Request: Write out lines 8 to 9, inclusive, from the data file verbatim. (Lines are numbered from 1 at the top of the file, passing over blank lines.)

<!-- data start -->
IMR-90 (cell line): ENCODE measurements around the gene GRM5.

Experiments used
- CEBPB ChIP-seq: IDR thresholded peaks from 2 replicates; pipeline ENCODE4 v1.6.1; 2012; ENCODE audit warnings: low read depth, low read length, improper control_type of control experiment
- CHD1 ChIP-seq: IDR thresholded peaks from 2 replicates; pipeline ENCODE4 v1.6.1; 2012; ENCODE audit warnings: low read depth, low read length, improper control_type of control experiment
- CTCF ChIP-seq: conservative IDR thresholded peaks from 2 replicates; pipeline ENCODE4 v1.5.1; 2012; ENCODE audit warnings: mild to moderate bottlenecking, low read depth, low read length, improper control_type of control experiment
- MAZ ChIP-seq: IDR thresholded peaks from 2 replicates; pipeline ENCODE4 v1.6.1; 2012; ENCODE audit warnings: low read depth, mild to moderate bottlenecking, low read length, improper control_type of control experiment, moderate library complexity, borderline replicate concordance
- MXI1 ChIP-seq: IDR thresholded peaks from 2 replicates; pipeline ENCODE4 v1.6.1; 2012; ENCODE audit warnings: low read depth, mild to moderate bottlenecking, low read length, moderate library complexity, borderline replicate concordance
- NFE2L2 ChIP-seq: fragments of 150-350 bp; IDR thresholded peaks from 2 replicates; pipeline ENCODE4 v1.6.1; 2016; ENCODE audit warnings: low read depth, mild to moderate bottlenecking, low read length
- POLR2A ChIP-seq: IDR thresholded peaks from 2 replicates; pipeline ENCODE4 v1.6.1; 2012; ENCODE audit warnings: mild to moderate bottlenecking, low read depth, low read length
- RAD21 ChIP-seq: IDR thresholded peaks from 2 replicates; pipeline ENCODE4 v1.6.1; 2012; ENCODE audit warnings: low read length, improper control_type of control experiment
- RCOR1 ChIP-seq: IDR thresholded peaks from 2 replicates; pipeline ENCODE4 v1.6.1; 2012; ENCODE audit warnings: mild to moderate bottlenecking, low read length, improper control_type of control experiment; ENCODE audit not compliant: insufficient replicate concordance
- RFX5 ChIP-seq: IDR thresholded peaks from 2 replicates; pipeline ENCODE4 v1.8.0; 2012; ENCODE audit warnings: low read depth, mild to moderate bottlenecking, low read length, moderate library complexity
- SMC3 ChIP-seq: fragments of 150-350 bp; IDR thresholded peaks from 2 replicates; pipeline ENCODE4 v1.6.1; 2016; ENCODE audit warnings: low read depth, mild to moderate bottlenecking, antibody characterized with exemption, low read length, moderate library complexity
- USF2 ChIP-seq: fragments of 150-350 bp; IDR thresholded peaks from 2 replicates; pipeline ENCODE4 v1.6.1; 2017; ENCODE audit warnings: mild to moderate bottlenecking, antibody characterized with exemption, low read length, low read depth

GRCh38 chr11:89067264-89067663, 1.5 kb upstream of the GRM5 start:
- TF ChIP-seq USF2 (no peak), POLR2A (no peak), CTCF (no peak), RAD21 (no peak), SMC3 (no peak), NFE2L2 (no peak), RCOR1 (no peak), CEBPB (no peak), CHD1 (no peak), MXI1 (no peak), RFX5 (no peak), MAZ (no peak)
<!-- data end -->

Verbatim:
- NFE2L2 ChIP-seq: fragments of 150-350 bp; IDR thresholded peaks from 2 replicates; pipeline ENCODE4 v1.6.1; 2016; ENCODE audit warnings: low read depth, mild to moderate bottlenecking, low read length
- POLR2A ChIP-seq: IDR thresholded peaks from 2 replicates; pipeline ENCODE4 v1.6.1; 2012; ENCODE audit warnings: mild to moderate bottlenecking, low read depth, low read length